Speedwell: The Herbal Series

As with many of the early spring forageables, speedwell is often considered an invasive yard pest. Because of that many homeowners work hard to rid themselves of. On the other hand, some homeowners plant it on purpose. There actually are guides to getting the most out of your efforts throughout the growing season.

I am not a doctor and do not recommend any remedies in any way as an alternative to medical care. If you are having serious health problems, be sure to consult a physician.
Persian Speedwell

Identifying Speedwell

Speedwell is a European herb that is actually a member of the snapdragon family. It grows close to the ground, but rise up once flowers start to bloom The hairy leaves have an oval shape with rounded margins. On the lower part of the stem, they are perfectly opposite one another, but on upper stems, they alternate. Each stalk will develop a single flower that can grow to around a third of an inch across, being either blue or white. They also produce a very distinguishing heart-shaped fruit that contains seeds. If you dig up the whole plant, you’ll find that the root system is very fibrous.

Speedwell plants are often misidentified as henbit, ground ivy, and purple deadnettle, but once they flower and produce the heart-shaped fruit, you’ll know exactly what it is.

Nutritional Benefits of Speedwell

The most common use for this herb is tea infusions, but you can actually purchase infusions, oils, and tinctures all over the internet, especially from specialty herbal stores. The entire plant is cut once it flowers and then dried. To infuse for tea, use one to two teaspoons of the dried herb for every cup of hot water for a relaxing tonic.

Speedwell has loads of tannins, vitamins, and tastes a little bit like watercress.

Medicinal Benefits of Speedwell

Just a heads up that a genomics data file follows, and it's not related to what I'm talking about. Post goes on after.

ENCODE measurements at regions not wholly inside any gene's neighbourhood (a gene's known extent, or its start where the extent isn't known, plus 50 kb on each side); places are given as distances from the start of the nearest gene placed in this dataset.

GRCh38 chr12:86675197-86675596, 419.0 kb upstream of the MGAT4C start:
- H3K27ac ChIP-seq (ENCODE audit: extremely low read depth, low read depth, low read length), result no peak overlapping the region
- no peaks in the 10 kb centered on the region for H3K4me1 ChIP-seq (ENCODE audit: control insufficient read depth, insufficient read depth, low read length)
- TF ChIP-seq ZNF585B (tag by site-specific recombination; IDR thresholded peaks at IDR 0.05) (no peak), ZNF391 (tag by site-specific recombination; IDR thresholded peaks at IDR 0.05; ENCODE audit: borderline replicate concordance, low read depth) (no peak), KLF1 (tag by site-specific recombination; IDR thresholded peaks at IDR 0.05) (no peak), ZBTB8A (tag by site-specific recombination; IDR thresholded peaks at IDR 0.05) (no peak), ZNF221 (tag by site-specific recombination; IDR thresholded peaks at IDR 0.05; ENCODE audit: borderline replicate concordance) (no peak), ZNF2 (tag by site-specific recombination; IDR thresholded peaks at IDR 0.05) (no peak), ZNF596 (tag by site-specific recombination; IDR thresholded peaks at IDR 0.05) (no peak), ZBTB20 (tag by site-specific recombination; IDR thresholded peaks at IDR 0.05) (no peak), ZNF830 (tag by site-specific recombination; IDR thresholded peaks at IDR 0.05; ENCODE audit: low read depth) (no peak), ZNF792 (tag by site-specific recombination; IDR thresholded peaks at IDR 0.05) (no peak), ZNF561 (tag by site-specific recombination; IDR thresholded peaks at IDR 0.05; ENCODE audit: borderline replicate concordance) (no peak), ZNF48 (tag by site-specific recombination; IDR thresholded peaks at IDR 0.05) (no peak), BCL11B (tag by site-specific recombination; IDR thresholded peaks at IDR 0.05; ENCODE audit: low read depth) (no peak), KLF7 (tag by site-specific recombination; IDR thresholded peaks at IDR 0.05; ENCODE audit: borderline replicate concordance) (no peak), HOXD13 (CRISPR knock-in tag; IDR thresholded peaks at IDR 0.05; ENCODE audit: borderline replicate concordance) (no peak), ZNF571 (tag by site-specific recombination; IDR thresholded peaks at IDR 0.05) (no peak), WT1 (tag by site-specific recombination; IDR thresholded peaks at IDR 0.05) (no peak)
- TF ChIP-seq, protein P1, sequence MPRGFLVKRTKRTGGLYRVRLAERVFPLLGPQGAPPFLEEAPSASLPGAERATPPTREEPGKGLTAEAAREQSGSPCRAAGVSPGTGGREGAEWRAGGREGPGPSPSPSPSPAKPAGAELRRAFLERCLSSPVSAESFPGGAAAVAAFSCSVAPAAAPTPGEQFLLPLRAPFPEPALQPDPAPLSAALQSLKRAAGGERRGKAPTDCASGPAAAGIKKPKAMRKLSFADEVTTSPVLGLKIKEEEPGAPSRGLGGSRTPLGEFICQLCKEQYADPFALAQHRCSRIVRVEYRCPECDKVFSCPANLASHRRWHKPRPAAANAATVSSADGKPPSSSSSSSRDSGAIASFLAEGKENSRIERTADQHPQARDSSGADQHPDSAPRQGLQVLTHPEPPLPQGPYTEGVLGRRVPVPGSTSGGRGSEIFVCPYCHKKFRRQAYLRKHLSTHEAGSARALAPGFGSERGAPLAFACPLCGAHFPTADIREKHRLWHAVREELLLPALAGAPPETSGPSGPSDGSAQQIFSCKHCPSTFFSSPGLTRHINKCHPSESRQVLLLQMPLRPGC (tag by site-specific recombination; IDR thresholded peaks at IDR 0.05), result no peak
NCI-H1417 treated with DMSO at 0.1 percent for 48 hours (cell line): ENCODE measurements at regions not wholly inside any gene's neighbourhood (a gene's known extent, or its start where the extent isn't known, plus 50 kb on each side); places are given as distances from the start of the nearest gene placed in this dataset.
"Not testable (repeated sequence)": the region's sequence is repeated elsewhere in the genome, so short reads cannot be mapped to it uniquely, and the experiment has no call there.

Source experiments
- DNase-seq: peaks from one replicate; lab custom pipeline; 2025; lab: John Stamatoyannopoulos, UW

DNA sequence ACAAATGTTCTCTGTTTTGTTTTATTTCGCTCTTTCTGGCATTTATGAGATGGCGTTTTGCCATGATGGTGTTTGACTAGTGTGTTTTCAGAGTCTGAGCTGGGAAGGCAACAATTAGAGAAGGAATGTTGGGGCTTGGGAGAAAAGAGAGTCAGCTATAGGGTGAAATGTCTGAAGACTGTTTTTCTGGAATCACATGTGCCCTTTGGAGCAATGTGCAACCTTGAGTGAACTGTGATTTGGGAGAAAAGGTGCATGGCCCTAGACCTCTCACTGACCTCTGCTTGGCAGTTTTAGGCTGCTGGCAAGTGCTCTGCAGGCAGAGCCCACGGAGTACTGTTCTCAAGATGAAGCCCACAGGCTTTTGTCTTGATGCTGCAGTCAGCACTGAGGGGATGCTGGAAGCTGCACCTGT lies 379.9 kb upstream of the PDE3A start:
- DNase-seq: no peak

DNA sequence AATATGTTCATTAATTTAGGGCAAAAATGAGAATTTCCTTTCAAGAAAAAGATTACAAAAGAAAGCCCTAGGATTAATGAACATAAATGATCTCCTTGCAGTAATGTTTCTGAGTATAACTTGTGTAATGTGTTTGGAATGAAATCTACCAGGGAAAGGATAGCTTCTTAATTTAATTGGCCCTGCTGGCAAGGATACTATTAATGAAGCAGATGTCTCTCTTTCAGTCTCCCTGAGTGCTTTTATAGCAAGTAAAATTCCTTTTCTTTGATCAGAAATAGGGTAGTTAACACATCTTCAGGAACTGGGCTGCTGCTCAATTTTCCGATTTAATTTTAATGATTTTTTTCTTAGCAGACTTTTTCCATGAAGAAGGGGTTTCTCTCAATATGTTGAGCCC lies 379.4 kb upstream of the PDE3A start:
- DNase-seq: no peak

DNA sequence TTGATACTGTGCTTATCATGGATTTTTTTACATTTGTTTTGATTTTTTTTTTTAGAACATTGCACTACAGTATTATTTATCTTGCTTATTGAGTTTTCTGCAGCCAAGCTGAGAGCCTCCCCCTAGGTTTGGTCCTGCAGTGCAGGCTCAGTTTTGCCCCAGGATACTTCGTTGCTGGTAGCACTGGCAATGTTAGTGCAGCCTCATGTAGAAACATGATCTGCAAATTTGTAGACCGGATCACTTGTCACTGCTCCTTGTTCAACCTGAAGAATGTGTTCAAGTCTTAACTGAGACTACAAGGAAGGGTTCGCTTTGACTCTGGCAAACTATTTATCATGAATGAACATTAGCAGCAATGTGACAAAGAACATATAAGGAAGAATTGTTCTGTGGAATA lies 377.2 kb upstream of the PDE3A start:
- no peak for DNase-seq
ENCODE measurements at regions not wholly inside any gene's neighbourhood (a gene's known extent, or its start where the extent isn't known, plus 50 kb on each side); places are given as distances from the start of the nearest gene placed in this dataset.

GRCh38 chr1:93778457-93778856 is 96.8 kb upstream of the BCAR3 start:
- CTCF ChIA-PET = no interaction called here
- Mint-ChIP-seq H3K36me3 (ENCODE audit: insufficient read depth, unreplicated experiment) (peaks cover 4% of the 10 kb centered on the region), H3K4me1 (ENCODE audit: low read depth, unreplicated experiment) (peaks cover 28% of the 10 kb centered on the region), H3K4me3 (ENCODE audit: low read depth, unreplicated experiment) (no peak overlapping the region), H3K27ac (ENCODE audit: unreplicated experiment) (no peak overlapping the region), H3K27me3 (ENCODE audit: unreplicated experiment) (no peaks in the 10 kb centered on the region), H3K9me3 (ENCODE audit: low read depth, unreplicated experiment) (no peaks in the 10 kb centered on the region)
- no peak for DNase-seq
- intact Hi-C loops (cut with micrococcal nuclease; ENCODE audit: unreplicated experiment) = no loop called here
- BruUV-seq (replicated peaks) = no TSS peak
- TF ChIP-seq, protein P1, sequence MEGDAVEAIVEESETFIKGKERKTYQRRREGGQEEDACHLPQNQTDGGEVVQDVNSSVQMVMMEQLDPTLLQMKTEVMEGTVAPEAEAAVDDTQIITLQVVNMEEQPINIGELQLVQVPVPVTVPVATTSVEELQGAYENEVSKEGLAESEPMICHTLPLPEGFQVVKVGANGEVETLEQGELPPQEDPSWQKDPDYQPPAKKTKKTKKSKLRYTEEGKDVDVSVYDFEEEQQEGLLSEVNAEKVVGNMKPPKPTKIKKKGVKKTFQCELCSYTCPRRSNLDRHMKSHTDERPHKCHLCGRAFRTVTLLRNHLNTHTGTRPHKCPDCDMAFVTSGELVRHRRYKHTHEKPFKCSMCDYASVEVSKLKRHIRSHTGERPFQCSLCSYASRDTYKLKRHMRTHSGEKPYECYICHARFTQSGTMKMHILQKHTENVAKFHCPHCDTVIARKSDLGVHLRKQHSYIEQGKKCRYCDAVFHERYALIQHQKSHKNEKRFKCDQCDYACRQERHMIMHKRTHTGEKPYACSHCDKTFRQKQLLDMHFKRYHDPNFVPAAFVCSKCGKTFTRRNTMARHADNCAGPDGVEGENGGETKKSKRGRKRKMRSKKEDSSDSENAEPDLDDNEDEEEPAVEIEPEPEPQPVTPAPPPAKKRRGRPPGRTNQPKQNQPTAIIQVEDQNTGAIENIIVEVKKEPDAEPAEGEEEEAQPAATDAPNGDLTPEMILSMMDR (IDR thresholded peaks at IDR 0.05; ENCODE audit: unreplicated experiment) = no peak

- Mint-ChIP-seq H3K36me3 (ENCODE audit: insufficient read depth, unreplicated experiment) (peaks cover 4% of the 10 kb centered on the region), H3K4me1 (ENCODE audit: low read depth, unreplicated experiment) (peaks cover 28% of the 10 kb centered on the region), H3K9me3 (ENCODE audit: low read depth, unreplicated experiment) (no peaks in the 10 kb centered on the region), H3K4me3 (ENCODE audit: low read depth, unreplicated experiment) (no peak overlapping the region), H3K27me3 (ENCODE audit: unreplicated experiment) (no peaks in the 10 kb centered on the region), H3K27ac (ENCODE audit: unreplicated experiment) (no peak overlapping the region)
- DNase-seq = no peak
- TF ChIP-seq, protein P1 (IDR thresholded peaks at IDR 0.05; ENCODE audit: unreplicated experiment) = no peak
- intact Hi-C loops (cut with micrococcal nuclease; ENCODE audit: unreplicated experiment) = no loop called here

Using the same measurements as for a cup of tea, you can create an infusion of speedwell that works as a wash for skin infections or a gargle for throat and mouth sores. Some studies show that the tea can be used to treat stomach ulcers as well, while the salve form is a wonderful option for those with chronic dry skin issues.

Speedwell works great as a cough remedy and to treat asthma because it works as an expectorant. It also produces sweat (diaphoretic) and can be used as a diuretic, increasing urine output. This makes it a valid option for treating urinary tract and bladder infections.

This little plant also contains loads of antioxidants, which help fight the damage that oxidative stress and environmental free radicals can do to our bodies. But it also protects our cells from damage, as well.

Combining the sweat-producing benefit and the increased urine output can also work to detoxify the liver, ridding it of unwanted substances. This healthy detox is mild and has very few side effects, since no contraindications have been found for this plant.

Speedwell is considered generally therapeutic for the body, sanitizing the entire system and restoring health in many different ways. It is also known to help with digestion and increase appetite, which makes it useful in treat some eating disorders such as anorexia, when combined with other treatments.

Other medical uses of speedwell include treating:

  • Lung diseases
  • Kidney problems
  • Jaundice
  • Rheumatism
  • Migraine headaches
  • Gout
  • Stomach problems
  • Much more…


It is believed that the aucubin in speedwell that protects the liver and offers anti-oxidant and antiseptic properties for humans can be toxic to grazing animals! If you have these animals, please keep them away from this plant!

Worth Mentioning

This post is far shorter than my other herbal series posts, because there isn’t a great deal that can be done with speedwell, especially as far as cooking and creating. However, because it does have some very important medicinal uses, I felt it was worth mentioning.

If you happen to look up speedwell remedies and ready made homeopathic remedies, you will find tinctures, dried herbs, and juices, all of which can be taken in the ways I’ve mentioned in the post.

If you know of additional resources that could be of benefit, please feel free to drop me a note in the comments below! I’m sure our readers would be interested to know about them!

Thanks for Joining Me!

Thanks for reading along with this week’s Herbal Series! If you found the information helpful, be sure to consider sharing it via email or social media, and don’t forget to meet me back here again next Monday for another installment!

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